IATA's Thomas Windmuller announces the Cabin OK program in Miami last week.
The airline industry has hit the brakes on its program to shrink the size of carry-on luggage “in light of concerns expressed primarily in North America.”
The International Air Transport Association (IATA), the trade group representing most airlines, launched the initiative, called Cabin OK, last week. It would have shrunk the maximum size of luggage carried onto a flight by 21 percent.
Memphis Congressman Steve Cohen filed a bill late Monday evening
to block the move. His “Carry-On Freedom Act” would have stopped any airline that charges passengers for checked baggage from reducing the size of carry-ons.
The IATA announced Wednesday they were pausing the rollout of the program “and beginning a comprehensive reassessment.”
“While many welcomed the Cabin OK initiative, significant concerns were expressed in North America,” Tom Windmuller, IATA senior vice president of airport, passenger, cargo and security said in a statement. “The IATA Cabin OK is a voluntary program for airlines and for consumers. This is clearly an issue that is close to the heart of travelers. We need to get it right.”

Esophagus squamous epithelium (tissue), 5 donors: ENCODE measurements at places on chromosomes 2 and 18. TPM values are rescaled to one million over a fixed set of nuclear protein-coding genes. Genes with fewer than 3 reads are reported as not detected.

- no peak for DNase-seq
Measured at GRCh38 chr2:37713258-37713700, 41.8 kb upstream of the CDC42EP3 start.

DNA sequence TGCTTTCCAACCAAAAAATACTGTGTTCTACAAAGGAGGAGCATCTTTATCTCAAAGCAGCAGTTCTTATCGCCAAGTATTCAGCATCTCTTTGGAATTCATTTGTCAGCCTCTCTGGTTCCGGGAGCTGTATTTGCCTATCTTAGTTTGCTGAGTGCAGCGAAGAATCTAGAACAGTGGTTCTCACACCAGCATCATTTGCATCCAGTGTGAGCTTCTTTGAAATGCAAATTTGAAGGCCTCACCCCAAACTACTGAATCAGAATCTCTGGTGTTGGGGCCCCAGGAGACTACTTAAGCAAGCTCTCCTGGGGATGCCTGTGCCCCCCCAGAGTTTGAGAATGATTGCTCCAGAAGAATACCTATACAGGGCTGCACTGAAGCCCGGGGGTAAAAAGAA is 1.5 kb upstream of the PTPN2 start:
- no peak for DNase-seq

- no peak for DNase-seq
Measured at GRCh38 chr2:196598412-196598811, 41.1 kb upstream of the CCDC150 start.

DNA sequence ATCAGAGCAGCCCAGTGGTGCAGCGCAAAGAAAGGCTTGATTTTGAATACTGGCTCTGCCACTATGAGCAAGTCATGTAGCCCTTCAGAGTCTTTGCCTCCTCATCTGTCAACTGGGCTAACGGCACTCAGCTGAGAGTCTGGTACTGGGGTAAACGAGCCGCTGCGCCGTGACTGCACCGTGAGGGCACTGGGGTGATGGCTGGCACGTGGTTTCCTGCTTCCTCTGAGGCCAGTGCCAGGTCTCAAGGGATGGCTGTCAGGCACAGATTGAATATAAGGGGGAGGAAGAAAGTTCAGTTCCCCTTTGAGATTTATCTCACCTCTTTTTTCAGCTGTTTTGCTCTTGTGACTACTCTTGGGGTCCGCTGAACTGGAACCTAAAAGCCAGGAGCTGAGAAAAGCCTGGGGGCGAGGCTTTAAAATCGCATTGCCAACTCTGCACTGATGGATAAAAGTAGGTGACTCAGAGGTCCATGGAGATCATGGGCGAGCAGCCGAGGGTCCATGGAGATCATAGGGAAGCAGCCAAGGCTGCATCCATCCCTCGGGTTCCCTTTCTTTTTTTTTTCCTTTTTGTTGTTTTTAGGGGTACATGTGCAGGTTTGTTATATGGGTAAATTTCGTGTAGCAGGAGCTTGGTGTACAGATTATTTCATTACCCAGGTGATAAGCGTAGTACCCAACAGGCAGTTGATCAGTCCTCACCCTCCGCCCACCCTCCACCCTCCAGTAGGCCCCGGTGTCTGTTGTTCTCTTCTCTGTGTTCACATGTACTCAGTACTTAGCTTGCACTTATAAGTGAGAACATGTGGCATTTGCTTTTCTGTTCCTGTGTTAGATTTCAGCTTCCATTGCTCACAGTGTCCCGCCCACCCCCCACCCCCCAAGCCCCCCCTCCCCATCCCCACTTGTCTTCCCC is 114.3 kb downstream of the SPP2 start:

Cohen said the program was would have forced consumers to “pay exorbitant checked bag fees for luggage they would have otherwise carried on or purchase new luggage.”
“At a time when it seems that profits, not passengers, are the first consideration of airlines, this announcement is a victory for consumers,” Cohen said in a statement. “This was a transparent attempt to squeeze even more money out of passengers and I hope the industry’s ‘reassessment’ of the Cabin OK initiative results in them scrapping the plan completely.”